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Home > News & Events > News Publications > Harvard Kennedy School Insight > International Development/International and Global Affairs > Juliette Kayyem on U.S. Foreign Policy in the Arab World
Tectonic changes in the Arab World combined with ongoing military operations in Iraq and Afghanistan are having an impact on the trajectory of U.S. foreign policy strategy. The strategic framework rests upon support for democratic governments and free markets, but the threats posed by terrorist organizations and emerging economies are providing new challenges. Juliette Kayyem is lecturer in public policy, and has served as Assistant Secretary for Intergovernmental Affairs at the U.S. Department of Homeland Security.
Q: How is U.S. foreign policy being affected by the incredible changes taking place in the Arab World?
Kayyem: The changes in the Arab World are significant for American foreign policy for two reasons. First, I think it shows that ten years after the September 11th attacks our national security policy can’t be focused solely on counter terrorism. So in many ways this indigenous natural uprising in the Arab World made us look around and say, “Wow, lots has been going on and we better catch up.”
The second issue is, it raises very complicated international dynamics that relate to the United States’ interests in the Middle East. You have first, Israel of course, and the dynamics that are going on between the Israelis and Palestinians, but you also have what I have often called “the Cold War we don’t know is happening,” and that is the power struggle between Saudi Arabia and Iran, and a lot of the Arab Spring, now that it’s a couple months later and you see what’s going on. Behind the popular movements in a lot of these Arab countries is really a fight between the sort of monarchies led by Saudi Arabia and Iran and their government. And so you are now seeing that dynamic played out, and so we’ll see how it unfolds for us and of course for the Arab people who are wanting to promote freedom but also know that that promotion is quite dangerous in places like Syria and Libya.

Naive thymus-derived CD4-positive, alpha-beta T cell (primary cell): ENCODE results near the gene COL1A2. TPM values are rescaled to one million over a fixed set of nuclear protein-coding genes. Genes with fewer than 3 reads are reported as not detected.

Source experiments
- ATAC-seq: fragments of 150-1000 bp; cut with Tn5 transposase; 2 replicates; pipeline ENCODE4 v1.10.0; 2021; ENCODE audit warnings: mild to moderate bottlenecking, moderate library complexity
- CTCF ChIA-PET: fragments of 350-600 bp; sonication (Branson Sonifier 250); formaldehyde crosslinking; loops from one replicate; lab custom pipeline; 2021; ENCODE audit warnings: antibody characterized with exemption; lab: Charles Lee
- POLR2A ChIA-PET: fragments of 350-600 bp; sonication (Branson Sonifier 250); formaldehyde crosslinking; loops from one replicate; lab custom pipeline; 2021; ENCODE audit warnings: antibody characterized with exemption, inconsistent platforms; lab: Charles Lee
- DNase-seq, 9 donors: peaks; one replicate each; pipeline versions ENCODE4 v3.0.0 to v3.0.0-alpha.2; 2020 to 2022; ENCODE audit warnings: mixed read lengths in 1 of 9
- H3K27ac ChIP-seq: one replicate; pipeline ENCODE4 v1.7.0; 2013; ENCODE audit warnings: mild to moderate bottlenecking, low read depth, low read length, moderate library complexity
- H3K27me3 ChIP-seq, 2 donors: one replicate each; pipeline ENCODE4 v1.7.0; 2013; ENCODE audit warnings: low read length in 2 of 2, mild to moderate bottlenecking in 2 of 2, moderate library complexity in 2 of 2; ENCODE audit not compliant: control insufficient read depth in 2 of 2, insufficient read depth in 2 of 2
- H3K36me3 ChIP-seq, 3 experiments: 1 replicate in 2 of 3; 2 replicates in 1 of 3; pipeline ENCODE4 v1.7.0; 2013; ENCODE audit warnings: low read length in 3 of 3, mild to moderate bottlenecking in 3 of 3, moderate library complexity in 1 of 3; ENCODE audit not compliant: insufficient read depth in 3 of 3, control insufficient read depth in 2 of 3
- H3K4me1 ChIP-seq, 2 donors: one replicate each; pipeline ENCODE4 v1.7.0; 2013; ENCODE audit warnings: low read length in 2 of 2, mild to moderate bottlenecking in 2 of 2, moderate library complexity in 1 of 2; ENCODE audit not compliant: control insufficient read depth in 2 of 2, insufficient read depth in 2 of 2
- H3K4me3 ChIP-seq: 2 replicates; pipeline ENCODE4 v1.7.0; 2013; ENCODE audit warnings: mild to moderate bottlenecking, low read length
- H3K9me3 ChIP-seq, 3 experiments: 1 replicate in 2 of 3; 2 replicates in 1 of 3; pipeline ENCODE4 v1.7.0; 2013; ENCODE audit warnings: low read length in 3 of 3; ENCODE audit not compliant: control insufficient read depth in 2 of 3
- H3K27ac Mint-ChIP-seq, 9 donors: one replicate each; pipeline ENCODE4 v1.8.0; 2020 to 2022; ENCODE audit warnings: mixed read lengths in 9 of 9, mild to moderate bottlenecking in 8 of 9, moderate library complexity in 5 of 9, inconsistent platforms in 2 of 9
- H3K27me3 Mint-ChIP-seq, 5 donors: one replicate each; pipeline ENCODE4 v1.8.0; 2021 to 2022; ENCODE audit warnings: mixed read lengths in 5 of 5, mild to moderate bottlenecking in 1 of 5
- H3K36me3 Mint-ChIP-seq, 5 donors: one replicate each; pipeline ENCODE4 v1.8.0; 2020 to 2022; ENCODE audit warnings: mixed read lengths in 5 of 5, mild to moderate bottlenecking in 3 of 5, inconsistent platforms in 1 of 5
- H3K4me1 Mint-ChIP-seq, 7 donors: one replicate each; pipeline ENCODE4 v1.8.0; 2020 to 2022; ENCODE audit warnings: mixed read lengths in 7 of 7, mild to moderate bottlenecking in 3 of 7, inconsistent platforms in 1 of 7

Q: What are the most significant challenges facing the U.S. as it prepares to begin winding down military operations in Iraq and Afghanistan?
Kayyem: Ending these military operations will be complicated for the United States. First of all, we don’t know what we’re leaving behind in these two countries. Even in Iraq, where things have been relatively stable recently, there is still significant violence within the country; whether that’s related to our continued presence there we don’t know.
Extricating ourselves from Afghanistan is even more difficult. I think it is still too early to tell for certain, but it seems that the U.S. counter insurgency strategy has been only partially successful. There is still significant violence in areas around Kabul. There is significant violence against us and Western interests. And Pakistan has been less than a transparent player in this realm. Pakistan’s interests are different than our own in Afghanistan. The Pakistanis are tremendously worried about an Afghan-Indian alliance and I think it’s safe to say that they have been involved at the highest levels in helping stir up some of the unrest in Afghanistan. So I am not too terribly optimistic about our withdrawal from Afghanistan and I think that we will probably continue to have interests in Afghanistan related to counter terrorism. But what’s going to happen in Afghanistan is, I have to admit, anyone’s guess.
Looking forward, we also have to think long and hard about the costs of American military operations. There is tremendous pressure on the Department of Defense to respond to the current budget crisis. The debt ceiling debate here in America will have tremendous consequences on the Department of Defense’s budget: where we have troops, where we will commit troops, and the kind of weaponry we will be able to commit to in the decades to come. These decisions will have a tremendous impact on formulating our national security priorities. I don’t think that’s a bad thing; I think in some ways it’s necessary.
Q: How important are U.S. relations with Pakistan and India in regards to critical global counter terrorism efforts?